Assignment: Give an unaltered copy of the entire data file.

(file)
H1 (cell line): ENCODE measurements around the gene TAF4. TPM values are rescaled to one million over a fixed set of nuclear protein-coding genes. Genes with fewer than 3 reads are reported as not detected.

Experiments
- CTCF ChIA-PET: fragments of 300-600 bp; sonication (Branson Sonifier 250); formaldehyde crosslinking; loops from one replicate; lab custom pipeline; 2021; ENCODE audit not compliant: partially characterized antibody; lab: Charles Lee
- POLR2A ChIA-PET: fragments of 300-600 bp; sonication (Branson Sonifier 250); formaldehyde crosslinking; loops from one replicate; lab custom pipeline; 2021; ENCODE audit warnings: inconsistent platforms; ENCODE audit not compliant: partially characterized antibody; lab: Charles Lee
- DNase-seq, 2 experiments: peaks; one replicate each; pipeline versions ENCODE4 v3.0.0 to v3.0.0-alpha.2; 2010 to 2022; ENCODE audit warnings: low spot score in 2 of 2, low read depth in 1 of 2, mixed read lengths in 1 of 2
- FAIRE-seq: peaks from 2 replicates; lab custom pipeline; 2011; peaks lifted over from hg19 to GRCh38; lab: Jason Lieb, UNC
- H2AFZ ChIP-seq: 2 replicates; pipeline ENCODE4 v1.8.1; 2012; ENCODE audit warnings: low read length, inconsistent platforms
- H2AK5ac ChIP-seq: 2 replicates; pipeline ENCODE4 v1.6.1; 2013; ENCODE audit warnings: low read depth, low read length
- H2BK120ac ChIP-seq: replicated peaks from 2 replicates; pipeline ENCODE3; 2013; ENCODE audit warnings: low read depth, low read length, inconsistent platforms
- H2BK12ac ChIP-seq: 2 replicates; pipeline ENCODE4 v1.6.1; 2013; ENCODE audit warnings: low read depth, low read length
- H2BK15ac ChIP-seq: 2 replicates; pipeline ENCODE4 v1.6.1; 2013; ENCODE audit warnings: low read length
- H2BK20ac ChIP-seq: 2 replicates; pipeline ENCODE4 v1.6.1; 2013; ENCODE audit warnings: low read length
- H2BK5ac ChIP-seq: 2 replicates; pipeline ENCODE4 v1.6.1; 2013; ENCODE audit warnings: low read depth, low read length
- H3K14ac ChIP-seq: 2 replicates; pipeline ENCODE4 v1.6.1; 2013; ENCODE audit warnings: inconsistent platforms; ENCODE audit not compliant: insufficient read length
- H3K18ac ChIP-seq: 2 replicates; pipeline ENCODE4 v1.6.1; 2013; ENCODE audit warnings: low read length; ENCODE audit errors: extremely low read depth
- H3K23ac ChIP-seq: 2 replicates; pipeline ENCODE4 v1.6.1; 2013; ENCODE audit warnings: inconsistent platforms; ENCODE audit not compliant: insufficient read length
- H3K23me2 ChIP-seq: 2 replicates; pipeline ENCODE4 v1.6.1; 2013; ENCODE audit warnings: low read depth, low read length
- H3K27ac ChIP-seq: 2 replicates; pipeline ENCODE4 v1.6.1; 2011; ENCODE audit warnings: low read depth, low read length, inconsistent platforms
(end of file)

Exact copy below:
H1 (cell line): ENCODE measurements around the gene TAF4. TPM values are rescaled to one million over a fixed set of nuclear protein-coding genes. Genes with fewer than 3 reads are reported as not detected.

Experiments
- CTCF ChIA-PET: fragments of 300-600 bp; sonication (Branson Sonifier 250); formaldehyde crosslinking; loops from one replicate; lab custom pipeline; 2021; ENCODE audit not compliant: partially characterized antibody; lab: Charles Lee
- POLR2A ChIA-PET: fragments of 300-600 bp; sonication (Branson Sonifier 250); formaldehyde crosslinking; loops from one replicate; lab custom pipeline; 2021; ENCODE audit warnings: inconsistent platforms; ENCODE audit not compliant: partially characterized antibody; lab: Charles Lee
- DNase-seq, 2 experiments: peaks; one replicate each; pipeline versions ENCODE4 v3.0.0 to v3.0.0-alpha.2; 2010 to 2022; ENCODE audit warnings: low spot score in 2 of 2, low read depth in 1 of 2, mixed read lengths in 1 of 2
- FAIRE-seq: peaks from 2 replicates; lab custom pipeline; 2011; peaks lifted over from hg19 to GRCh38; lab: Jason Lieb, UNC
- H2AFZ ChIP-seq: 2 replicates; pipeline ENCODE4 v1.8.1; 2012; ENCODE audit warnings: low read length, inconsistent platforms
- H2AK5ac ChIP-seq: 2 replicates; pipeline ENCODE4 v1.6.1; 2013; ENCODE audit warnings: low read depth, low read length
- H2BK120ac ChIP-seq: replicated peaks from 2 replicates; pipeline ENCODE3; 2013; ENCODE audit warnings: low read depth, low read length, inconsistent platforms
- H2BK12ac ChIP-seq: 2 replicates; pipeline ENCODE4 v1.6.1; 2013; ENCODE audit warnings: low read depth, low read length
- H2BK15ac ChIP-seq: 2 replicates; pipeline ENCODE4 v1.6.1; 2013; ENCODE audit warnings: low read length
- H2BK20ac ChIP-seq: 2 replicates; pipeline ENCODE4 v1.6.1; 2013; ENCODE audit warnings: low read length
- H2BK5ac ChIP-seq: 2 replicates; pipeline ENCODE4 v1.6.1; 2013; ENCODE audit warnings: low read depth, low read length
- H3K14ac ChIP-seq: 2 replicates; pipeline ENCODE4 v1.6.1; 2013; ENCODE audit warnings: inconsistent platforms; ENCODE audit not compliant: insufficient read length
- H3K18ac ChIP-seq: 2 replicates; pipeline ENCODE4 v1.6.1; 2013; ENCODE audit warnings: low read length; ENCODE audit errors: extremely low read depth
- H3K23ac ChIP-seq: 2 replicates; pipeline ENCODE4 v1.6.1; 2013; ENCODE audit warnings: inconsistent platforms; ENCODE audit not compliant: insufficient read length
- H3K23me2 ChIP-seq: 2 replicates; pipeline ENCODE4 v1.6.1; 2013; ENCODE audit warnings: low read depth, low read length
- H3K27ac ChIP-seq: 2 replicates; pipeline ENCODE4 v1.6.1; 2011; ENCODE audit warnings: low read depth, low read length, inconsistent platforms